The Deep Listening

'The art of deep seeing makes gratitude possible. And it is the art of gratitude that makes joy possible. Isn't joy the art of God?' -Ann Voskamp

A friend suggested a documentary to watch the other day, and to be honest, I rather like to watch movies that just take me away from reality (maybe it's the creative in me that wants other worlds realized). However, I chose to watch it. The title spoke something to me. "Minimalism"... which seems to be my every pin on pintrest these days. The tiny house movement and challenges to rotate out fashion as if I was living out of a suitcase. I found it all very romantic.

Pretty much, it had me enraptured the entire time, leaning in to glean everything I could. In fact, I think I realized a starving piece of my soul. There was something very life-giving about it. And maybe this is because, in particular, we are in one of the most sacred seasons, as well as ugly. I have, no joke, watched at least 5 confrontations in parking lots as they rush to try to get whatever it is they feel they need to consume to make the seasonal quota. Drivers are nuts, kids are cracked out on candy, and there is this overwhelm of STUFF. Stuff to buy, stuff to eat, stuff to do, stuff to wrap.

Don't get me wrong, I actually really love the festivities of christmas and all the caroling and hot chocolate and decorating trees. I love the traditions we are making with our boys, and the one of maybe 2 times our family all gets together during the year. I just don't love everything else. I don't love the pressure. I don't love all the 'things' given without meaning from people who have to ask because, lets face it, they don't know me enough to know what is valuable to me.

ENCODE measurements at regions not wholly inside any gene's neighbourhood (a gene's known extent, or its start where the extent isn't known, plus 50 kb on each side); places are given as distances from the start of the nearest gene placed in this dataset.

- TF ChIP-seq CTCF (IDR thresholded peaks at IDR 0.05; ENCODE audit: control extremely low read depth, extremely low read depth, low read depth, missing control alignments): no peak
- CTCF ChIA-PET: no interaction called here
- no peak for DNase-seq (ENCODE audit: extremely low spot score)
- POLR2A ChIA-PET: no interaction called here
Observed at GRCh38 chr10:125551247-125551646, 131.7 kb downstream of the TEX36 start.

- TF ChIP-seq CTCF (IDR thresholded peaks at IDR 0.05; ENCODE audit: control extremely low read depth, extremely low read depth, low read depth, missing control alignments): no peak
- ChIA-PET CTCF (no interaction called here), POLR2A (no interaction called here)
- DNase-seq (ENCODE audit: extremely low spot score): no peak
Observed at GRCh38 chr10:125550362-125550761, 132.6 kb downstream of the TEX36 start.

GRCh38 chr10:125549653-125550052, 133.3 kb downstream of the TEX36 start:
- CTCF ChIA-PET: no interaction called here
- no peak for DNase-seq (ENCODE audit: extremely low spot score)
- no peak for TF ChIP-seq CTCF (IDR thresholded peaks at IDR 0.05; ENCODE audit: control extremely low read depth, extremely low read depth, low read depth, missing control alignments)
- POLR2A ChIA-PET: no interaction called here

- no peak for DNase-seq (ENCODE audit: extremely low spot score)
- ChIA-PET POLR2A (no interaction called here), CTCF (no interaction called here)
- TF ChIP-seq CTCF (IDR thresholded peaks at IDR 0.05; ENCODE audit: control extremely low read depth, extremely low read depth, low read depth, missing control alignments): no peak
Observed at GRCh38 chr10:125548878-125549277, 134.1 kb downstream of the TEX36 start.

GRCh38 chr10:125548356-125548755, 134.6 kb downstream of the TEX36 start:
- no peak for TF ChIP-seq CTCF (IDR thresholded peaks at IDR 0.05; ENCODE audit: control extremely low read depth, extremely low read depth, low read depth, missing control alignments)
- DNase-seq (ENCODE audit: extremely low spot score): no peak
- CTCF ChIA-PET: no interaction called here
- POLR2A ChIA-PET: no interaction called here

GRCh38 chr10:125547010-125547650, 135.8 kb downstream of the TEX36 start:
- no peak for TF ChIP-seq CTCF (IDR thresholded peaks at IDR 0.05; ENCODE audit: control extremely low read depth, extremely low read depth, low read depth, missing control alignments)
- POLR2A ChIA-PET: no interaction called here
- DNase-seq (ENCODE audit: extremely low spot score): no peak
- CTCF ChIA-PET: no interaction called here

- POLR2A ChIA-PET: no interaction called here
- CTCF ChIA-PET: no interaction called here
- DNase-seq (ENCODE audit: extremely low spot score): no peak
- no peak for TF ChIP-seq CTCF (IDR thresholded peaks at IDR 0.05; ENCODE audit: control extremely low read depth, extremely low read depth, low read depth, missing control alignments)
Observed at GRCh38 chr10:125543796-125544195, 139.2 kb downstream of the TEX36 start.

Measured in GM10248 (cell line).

All this to say, it has brought me to a place where I am looking around my house. I want to let so much of it go. I want to sell it and pour that money into a day trip somewhere, or into canvasing a photo that means something to me. I want to own responsibly, I don't need 3 of the same thing. And even more, I think that I desire to see what matters. To spend my time being defined by what God says, rather than what consumerism tells me. Do I have to be rich, or well known in music to be considered worthy of my talents? How ridiculous is this notion, and yet deep down we secretly respect the one who is more noticed than the next guy, like it means something. 

I think for me, the deep seeing is the deep listening. I choose to believe my worth apart from others perception because I have heard that I am worthy from the source within. And because I know I am worthy, I don't have to join the very mislead consumer craze. I know stuff never fills for very long. Its like empty calories for the soul. I have taken up really listening, it has opened my eyes to beauties all around me. I have made lists upon lists of beauty in the almost unnoticeable. 

I think that clearing out the stuff is going to do a bit of clearing the mind. I look forward to the challenge. We are not ready to move into a tiny house yet, but we are making our way toward joy in God, just listening. 

Heres to your listening, may it serve you well.